The university also offered different pathways to the online MA in education, which aligned with my interest in special educational needs and disabilities. To this day, I believe embarking on the online MA Education programme has been one of the best decisions of my life.
What has the experience been like? Was it what you thought it would be like, and has it met your expectations?
Exeter's online MA Education programme has been a fantastic experience. Firstly, the online learning environment provides flexibility to allow one to complete the course material at a convenient time. This allowed me the flexibility to complete it at times I was less tired and having fewer seizures.
Also, the online learning platform enabled me to engage with peers in unique and innovative ways, through a wide range of activities which were well-explained and easily accessible. Student support was always happy to help me if I was having difficulties getting my software to work on a task. My tutors were always ready to help, and they even provided alternative file formats to meet my individual needs.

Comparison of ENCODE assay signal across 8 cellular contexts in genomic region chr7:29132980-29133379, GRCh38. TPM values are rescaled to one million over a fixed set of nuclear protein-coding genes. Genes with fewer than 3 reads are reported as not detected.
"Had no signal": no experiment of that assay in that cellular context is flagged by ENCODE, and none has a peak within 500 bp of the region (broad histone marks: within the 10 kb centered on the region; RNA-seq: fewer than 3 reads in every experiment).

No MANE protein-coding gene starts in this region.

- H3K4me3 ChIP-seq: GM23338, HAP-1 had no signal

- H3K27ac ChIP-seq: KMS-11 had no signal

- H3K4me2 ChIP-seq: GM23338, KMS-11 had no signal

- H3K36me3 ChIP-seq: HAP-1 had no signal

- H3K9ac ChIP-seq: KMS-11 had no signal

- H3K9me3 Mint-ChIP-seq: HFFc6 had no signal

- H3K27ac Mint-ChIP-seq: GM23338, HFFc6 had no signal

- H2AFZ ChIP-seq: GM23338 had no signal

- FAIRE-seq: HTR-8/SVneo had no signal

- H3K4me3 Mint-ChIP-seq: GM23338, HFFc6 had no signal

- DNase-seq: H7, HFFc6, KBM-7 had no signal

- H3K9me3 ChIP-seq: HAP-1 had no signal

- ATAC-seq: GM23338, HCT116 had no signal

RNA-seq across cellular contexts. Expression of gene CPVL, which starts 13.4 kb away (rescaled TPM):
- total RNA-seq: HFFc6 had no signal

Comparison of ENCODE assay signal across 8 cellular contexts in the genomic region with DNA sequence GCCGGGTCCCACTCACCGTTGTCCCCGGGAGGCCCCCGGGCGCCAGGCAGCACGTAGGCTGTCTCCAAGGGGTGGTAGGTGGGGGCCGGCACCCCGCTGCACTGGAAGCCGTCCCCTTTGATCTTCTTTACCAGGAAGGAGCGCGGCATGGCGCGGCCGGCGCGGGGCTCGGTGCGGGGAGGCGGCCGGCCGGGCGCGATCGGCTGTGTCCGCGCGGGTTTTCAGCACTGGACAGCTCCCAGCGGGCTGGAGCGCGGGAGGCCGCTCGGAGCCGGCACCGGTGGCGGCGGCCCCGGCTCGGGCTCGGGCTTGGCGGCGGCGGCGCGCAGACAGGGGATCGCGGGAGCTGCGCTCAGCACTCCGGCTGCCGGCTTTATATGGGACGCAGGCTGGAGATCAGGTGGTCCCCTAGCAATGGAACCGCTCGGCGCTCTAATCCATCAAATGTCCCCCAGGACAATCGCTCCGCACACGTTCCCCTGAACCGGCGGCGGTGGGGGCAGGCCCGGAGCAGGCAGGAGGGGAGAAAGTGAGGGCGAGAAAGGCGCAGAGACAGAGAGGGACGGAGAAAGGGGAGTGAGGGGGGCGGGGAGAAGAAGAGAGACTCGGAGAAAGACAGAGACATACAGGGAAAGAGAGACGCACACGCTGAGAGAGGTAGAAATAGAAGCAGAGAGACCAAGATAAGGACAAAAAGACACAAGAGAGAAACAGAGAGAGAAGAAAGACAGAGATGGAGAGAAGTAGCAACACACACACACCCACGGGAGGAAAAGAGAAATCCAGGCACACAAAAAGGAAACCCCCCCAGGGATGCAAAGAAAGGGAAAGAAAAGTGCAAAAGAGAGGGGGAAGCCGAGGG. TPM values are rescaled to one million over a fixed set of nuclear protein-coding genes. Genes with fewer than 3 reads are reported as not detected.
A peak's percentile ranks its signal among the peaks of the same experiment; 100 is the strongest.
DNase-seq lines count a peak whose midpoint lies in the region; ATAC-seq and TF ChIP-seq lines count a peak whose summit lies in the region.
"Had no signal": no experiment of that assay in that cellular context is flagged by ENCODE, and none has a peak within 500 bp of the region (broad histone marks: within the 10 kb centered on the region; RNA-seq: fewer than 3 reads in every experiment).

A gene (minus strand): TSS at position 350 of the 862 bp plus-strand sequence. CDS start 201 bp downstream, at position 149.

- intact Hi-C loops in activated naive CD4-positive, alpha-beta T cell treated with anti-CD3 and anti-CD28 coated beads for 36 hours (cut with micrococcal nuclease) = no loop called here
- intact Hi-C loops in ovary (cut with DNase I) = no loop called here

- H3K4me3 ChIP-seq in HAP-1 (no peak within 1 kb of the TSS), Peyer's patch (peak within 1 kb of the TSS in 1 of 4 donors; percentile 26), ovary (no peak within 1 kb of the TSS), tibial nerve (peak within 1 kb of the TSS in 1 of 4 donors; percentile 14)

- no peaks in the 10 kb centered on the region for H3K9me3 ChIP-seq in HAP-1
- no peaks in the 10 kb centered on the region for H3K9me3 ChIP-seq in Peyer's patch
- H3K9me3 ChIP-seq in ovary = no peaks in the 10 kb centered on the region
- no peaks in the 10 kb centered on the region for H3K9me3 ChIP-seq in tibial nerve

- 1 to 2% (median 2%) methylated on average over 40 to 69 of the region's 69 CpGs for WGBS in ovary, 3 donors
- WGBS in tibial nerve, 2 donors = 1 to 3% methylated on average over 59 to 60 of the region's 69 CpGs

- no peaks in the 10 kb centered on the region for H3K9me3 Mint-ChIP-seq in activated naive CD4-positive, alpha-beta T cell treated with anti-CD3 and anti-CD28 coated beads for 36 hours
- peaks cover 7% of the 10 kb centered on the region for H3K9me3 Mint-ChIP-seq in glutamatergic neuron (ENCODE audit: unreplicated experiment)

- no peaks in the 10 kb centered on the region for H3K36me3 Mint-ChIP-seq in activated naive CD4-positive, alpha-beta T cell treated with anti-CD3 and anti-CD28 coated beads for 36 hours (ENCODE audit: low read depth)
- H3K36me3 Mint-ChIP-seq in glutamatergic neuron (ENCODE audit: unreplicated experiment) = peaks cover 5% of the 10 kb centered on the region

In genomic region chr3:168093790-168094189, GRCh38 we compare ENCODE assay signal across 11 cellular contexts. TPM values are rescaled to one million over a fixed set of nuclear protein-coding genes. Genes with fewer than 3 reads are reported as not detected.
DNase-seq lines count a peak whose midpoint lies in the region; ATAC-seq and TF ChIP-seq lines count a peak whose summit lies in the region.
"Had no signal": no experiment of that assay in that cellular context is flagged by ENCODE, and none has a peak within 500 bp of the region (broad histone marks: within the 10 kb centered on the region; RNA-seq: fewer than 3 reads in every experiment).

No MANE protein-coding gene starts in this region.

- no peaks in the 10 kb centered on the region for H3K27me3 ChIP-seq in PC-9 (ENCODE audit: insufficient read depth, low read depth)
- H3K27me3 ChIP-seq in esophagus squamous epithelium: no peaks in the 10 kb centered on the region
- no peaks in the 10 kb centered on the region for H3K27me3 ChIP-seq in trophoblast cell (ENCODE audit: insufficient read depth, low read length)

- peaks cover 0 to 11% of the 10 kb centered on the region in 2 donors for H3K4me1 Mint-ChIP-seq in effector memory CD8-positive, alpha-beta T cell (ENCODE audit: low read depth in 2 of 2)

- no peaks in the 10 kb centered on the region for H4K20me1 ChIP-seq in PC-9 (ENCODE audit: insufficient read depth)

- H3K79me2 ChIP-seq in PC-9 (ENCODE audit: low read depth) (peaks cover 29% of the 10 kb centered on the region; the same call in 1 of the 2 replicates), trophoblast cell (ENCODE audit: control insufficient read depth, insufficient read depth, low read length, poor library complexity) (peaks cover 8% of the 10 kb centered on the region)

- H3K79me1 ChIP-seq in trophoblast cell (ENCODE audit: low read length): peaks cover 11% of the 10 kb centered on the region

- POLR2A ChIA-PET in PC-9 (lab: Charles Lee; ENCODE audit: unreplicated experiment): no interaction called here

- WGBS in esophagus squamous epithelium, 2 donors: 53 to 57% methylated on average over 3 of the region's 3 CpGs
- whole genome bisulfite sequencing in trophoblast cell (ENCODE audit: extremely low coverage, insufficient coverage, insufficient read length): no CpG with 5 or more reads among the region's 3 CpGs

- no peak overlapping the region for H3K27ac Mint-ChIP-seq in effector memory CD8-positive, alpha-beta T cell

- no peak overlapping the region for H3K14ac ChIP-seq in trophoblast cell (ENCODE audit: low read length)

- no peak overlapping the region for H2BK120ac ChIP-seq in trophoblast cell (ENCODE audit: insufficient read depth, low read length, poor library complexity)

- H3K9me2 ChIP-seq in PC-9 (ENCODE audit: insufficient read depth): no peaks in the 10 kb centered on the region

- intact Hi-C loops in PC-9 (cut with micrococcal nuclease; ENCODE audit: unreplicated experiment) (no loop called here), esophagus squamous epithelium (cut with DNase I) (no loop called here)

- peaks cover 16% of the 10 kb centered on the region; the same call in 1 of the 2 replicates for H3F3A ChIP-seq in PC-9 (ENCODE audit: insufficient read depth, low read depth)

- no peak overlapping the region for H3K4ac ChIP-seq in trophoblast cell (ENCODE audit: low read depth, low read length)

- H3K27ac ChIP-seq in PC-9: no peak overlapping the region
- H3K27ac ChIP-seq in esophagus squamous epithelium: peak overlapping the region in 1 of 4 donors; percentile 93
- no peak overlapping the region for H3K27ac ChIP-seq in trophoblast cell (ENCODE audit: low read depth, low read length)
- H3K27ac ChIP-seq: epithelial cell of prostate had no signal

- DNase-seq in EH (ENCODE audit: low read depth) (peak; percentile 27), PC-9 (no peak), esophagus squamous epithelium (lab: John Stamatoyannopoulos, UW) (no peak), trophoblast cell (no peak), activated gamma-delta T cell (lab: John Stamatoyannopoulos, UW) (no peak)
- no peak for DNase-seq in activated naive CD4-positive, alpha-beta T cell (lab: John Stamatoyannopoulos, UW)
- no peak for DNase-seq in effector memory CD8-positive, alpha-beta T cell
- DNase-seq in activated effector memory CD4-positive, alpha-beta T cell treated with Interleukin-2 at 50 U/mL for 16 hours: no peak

Another enjoyable experience was the ability to share my ideas, views, and philosophies with fellow students across the globe. The online nature of the program has enriched my learning manifold as I have been able to gain first-hand experience of education in other parts of the world.
The modules are well planned, which allowed me to build on my undergraduate knowledge and gain new perspectives through a wide variety of discussions. Tutors and module leaders regularly contribute to discussions by providing constructive feedback and advice, guiding us to take knowledge further. These experiences, as a whole, have exceeded my expectations.
If you were giving someone who was considering an online course advice, what would it be?
My advice for prospective students is this: If you are thinking about an online course but having doubts about its authenticity, then opt for a recognised institution like the University of Exeter. I know many students are apprehensive about learning remotely and being disconnected, but Exeter's module tutors, leaders, and student support are only a call or an email away. From my experience, all emails have been responded to promptly, and they are ready to go the extra mile for every student.